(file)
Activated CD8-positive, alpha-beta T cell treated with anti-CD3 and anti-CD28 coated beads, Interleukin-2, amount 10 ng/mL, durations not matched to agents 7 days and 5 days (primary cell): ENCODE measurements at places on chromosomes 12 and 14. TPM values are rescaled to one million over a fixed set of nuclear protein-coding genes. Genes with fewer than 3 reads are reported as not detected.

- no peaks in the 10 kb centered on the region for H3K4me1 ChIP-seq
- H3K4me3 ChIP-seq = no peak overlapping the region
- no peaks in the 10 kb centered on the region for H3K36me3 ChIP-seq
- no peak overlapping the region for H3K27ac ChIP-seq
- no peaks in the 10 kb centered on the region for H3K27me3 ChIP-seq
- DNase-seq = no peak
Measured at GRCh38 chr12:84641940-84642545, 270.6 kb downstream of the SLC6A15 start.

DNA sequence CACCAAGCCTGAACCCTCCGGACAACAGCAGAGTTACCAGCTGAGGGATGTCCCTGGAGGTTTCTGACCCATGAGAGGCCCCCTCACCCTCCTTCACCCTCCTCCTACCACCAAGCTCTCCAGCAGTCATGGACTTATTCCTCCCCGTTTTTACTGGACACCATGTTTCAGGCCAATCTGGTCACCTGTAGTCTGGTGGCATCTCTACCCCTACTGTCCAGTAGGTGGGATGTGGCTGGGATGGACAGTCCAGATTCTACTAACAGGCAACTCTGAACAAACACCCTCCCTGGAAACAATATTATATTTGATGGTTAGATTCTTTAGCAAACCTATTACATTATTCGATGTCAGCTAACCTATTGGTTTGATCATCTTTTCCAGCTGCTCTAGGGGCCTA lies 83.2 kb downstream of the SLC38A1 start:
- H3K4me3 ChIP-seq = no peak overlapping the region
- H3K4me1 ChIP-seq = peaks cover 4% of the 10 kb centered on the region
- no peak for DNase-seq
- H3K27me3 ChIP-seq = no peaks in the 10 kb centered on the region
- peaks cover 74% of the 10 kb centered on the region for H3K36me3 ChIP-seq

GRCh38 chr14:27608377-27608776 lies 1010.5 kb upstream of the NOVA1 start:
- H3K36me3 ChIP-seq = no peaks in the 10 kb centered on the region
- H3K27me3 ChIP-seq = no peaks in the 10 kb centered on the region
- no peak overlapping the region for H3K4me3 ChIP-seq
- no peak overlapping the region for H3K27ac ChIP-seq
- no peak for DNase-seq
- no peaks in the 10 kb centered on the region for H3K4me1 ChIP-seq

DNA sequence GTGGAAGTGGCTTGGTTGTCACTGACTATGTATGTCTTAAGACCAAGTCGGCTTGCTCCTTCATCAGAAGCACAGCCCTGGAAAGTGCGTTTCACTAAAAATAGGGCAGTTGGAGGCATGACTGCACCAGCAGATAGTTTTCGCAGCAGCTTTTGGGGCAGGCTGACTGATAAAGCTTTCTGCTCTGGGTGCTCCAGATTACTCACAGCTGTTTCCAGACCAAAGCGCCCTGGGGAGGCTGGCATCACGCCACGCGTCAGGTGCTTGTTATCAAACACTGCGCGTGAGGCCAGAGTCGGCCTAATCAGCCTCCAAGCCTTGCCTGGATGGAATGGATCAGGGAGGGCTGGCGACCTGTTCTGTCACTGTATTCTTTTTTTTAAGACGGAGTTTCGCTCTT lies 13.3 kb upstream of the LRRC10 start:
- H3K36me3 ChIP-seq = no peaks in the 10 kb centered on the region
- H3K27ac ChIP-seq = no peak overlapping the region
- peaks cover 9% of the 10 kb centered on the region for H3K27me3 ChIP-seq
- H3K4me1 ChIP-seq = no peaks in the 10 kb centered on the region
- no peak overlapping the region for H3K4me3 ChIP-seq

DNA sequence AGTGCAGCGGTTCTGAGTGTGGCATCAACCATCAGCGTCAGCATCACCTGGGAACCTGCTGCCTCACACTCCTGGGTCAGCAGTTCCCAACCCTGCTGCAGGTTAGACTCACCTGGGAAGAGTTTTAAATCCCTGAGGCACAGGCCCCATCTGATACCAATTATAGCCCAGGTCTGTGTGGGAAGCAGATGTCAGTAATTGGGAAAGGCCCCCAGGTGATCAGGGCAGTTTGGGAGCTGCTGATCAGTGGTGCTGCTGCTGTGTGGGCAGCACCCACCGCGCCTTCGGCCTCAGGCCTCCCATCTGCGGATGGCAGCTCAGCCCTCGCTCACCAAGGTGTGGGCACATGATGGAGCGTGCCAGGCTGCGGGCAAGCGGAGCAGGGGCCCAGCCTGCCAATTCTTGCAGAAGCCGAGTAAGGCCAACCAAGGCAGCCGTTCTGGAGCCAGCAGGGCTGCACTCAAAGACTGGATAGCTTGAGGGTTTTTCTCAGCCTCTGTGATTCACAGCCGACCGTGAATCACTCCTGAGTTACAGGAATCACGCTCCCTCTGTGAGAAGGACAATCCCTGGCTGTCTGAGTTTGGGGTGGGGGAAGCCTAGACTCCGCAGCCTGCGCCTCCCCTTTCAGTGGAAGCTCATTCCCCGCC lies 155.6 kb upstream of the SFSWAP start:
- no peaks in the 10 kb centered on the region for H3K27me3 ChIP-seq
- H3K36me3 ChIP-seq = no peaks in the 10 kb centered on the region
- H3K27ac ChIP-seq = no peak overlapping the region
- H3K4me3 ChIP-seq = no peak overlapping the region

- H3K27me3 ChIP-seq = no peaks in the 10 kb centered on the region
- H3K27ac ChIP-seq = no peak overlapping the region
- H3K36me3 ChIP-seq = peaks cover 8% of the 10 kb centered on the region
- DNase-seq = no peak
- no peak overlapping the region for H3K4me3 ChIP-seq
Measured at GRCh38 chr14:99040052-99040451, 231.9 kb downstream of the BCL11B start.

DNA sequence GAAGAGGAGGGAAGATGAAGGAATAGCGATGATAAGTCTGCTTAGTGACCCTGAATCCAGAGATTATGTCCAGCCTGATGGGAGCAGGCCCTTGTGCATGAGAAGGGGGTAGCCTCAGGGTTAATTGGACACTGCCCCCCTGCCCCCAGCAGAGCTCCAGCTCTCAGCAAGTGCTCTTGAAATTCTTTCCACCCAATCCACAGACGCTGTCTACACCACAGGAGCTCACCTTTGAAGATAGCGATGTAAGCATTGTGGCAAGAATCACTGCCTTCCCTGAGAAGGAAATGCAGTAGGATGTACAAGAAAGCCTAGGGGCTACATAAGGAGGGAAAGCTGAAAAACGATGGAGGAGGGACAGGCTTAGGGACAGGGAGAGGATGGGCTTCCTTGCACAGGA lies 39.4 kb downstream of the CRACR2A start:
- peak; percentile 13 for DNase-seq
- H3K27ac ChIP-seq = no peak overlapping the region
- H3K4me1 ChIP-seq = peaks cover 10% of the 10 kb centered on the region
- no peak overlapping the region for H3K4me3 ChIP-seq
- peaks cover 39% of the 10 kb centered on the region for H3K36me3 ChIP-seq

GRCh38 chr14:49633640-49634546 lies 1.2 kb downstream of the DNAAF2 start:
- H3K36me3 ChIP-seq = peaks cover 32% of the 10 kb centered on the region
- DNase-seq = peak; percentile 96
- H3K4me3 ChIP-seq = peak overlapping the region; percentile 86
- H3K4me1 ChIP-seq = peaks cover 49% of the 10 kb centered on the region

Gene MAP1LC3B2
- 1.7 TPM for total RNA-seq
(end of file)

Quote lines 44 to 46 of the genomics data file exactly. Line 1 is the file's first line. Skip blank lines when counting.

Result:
- peaks cover 39% of the 10 kb centered on the region for H3K36me3 ChIP-seq

GRCh38 chr14:49633640-49634546 lies 1.2 kb downstream of the DNAAF2 start:
- H3K36me3 ChIP-seq = peaks cover 32% of the 10 kb centered on the region